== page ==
Programs in Physics & Physical Chemistry
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|Manuscript Title: A computer program for calculating non-LTE model stellar atmospheres.|
|Authors: I. Hubeny|
|Program title: TLUSTY|
|Catalogue identifier: ABFK_v1_0|
Distribution format: gz
|Journal reference: Comput. Phys. Commun. 52(1988)103|
|Programming language: Fortran.|
|Computer: VAX 8600.|
|Operating system: VMS.|
|RAM: 960K words|
|Word size: 32|
|Keywords: Stellar atmospheres, Transfer radiative, Spectral line formation, Astrophysics, Stars.|
Nature of problem:
The program computes model stellar atmospheres, assuming plane-parallel, horizontally homogeneous atmosphere in radiative and hydrostatic equilibrium, and allowing for departures from local thermodynamic equilibrium (LTE) for a set of occupation numbers of selected atomic and ionic energy levels. The present program is similar in approach to the computer code by Mihalas, Heasley and Auer, but is completely independent. It differs from this code in many ways, such as the inclusion of an optional, and generally much larger, number of chemical species, ionization stages, energy levels, and transitions; allowing for the wind blanketing, etc. Also, the program is able to compute semi- empirical models (models with a fixed temperature distribution).
A highly coupled, non-linear set of the radiative transfer, hydrostatic equilibrium, radiative equilibrium, and statistical equilibrium equations is solved by the complete-linearization technique of Auer and Mihalas. Substantial computer time is saved by introducing so-called fixed-option atomic transitions, which are treated essentially exactly, but are not linearized. There are several difference-equation representations of the transfer equation available in the program, namely the standard Feautrier scheme, the cubic spline scheme, and the fourth-order Hermitian scheme. The program offers several options to avoid possible divergences or to accelerate convergence of the complete linearization iterations, based on a set of the equivalent-two-level- atom procedures for selected atomic transitions performed between two consecutive iterations of complete linearization. A brief description of a previous version of the program is presented in Astron. Astrophys. 98 (1981) 96.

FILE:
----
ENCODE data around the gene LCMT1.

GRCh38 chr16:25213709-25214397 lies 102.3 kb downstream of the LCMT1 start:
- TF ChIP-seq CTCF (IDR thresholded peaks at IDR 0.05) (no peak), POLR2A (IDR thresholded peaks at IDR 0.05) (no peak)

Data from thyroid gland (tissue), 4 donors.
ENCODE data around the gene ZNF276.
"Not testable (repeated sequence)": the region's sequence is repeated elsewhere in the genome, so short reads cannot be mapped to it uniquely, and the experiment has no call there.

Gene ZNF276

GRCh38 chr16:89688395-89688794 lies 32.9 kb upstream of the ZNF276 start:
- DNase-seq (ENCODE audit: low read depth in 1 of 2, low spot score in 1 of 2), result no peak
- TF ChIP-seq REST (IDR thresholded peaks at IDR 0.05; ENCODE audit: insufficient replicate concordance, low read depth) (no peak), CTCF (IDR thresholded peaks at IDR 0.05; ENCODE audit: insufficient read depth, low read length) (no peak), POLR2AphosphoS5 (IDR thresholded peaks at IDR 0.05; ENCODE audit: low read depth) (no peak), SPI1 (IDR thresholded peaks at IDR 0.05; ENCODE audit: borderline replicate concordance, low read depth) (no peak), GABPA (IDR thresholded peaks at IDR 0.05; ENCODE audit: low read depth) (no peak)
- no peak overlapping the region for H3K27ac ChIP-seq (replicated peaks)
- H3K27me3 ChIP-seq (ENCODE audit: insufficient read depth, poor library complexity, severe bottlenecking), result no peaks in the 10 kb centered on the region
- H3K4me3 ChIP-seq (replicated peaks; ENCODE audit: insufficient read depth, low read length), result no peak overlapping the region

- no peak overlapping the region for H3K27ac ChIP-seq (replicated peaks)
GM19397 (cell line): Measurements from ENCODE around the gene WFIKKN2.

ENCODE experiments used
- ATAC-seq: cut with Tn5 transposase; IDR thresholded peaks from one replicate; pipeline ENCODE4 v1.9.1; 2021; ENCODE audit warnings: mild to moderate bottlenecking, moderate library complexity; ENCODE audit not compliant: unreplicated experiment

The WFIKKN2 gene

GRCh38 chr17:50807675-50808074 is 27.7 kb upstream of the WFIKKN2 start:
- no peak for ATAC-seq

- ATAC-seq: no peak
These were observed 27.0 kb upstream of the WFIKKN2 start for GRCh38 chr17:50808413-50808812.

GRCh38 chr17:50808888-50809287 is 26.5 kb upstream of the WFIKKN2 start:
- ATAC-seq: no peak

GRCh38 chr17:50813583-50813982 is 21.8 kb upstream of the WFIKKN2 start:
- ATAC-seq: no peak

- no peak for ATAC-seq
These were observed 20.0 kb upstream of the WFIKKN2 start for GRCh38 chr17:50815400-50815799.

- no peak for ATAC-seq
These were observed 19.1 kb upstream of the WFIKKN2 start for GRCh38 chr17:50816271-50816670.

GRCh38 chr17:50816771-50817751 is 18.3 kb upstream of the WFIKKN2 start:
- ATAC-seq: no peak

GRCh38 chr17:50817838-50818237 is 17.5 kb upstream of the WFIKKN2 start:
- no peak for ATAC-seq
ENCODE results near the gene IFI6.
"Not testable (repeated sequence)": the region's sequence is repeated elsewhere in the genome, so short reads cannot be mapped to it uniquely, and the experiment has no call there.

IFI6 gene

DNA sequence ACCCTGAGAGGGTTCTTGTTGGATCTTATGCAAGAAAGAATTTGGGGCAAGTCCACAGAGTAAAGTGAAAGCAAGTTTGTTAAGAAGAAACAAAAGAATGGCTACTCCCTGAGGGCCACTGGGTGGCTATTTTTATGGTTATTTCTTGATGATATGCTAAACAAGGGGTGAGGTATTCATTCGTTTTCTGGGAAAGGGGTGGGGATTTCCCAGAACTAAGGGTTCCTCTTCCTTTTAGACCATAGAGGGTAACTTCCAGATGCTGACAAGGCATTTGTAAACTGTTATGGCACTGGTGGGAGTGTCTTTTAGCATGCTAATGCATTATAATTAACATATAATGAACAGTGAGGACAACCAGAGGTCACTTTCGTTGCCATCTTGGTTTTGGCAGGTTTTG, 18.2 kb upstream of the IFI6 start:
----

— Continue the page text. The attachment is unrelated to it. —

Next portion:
The basic restriction is the assumption of plane-parallel, horizontally homogeneous atomsphere, with no macroscopic velocity fields. Although the present version assumes radiative equilibrium, it is not difficult to modify the code to consider empirical additional heating or cooling rates in the atomsphere, or to consider the more general radiative + convective equilibrium. The number of energy levels and atomic transitions in the statistical equilibrium equations is not limited; the only restriction is posed by the computer time available. The spectral lines are assumed to be formed with complete frequency redistribution.
For a case with 70 depth points and 43 explicit frequencies, the execution time (on VAX 8600) is about 160 s per iteration; for a case with 90 explicit frequencies it is about 11 minutes per iteration. Roughly, the running time scales linearly with the number of depth points, and as the cube of the number of explicit frequencies.
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